Religion is very important to this book, and understanding and coming to grips with the complicated nature of faith seems to be the key to having any kind of idea of what is going on. Science only gets us so far, and we rely on science to explain certain aspects because we seem to want answers more than anything. But if there’s one thing I take away from an issue like this in a series like this, it’s that the answers are not always what is important.
Akiko may be dead. Akiko may also not be dead. I’m not sure, and only time will tell. Perhaps I’m just being pessimistic.
Sometimes, you just have to have faith.
As I’ve mentioned before, the Morning Glories Wikipedia is now live, featuring copious notes and annotations. While I’ve not written anything particular for it, I’ve contributed a few inklings here and there, and some notes are sourced for this very column in a cleaner database friendly fashion — so I guess think of it like this column, but with less “me” and more straight-up presentation of materials. Should be good for every time we get a name and are wondering if it has been mentioned before. (I particularly like this entry, myself.)
In further things you should be following, the Morning Glory Academy Study Hall podcast is live and updated with tons of episodes for you to listen to, including commentary for the fourth arc ‘Truants.’ You can find them streaming here on Multiversity Comics (see below for links) or on Podomatic and on iTunes. For those unaware of its purpose, this is a podcast that I do with Nick Spencer and Joe Eisma in which we discuss each individual issue at length, offering up commentary tracks to go alongside your reads. It’s pretty much the best.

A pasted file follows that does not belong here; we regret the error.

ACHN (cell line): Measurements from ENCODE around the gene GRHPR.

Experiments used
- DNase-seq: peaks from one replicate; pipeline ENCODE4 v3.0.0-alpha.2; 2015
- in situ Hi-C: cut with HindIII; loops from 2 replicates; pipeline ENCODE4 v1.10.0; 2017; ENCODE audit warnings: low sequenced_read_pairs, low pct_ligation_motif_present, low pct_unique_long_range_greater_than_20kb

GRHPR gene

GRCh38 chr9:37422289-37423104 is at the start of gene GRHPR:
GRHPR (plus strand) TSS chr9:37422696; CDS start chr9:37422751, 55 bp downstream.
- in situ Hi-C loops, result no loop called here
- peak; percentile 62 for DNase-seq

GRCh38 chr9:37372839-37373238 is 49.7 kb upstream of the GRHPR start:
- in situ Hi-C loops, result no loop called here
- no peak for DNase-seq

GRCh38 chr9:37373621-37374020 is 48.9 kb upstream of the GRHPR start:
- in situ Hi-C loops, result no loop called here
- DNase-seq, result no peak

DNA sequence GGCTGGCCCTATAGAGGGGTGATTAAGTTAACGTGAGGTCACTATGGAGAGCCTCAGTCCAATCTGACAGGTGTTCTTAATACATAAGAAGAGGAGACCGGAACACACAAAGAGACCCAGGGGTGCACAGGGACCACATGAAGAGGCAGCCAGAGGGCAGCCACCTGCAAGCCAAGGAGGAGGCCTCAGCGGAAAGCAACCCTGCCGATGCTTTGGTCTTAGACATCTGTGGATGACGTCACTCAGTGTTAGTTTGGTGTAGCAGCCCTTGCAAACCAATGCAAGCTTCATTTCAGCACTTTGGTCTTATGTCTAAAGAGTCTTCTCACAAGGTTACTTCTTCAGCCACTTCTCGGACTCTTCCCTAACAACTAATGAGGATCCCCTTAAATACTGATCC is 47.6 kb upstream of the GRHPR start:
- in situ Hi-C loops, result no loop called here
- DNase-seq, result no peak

Fifth arc discussion will be coming … soon. There may be other announcements coming as well.
And, oh, I suppose while linking to rival website isn’t good for Multiversity business, I will note that all-around good guy Kiel Phegley does a column called Morning Glory Days about “Morning Glories” where he interviews Nick that is a pretty interesting read for fans of the series. I won’t actively say you should visit other websites besides Multiversity, but I do like Kiel. It’s worth a read.
If you’d like to contact myself directly with thoughts or comments, shoot me an e-mail at the very specific firstname.lastname@example.org. I have a real e-mail that you can find at the bottom as well, should you prefer that.
I’ll see you in the backmatter!!
Previous audio podcasts: second arc interviews, #7, #8, #9, #10, #11, #12, second arc wrap-up, NSRFQR, third arc interviews, #13, #14, #15, #16, #17, #18, #19, third arc wrap-up, all of the fourth arc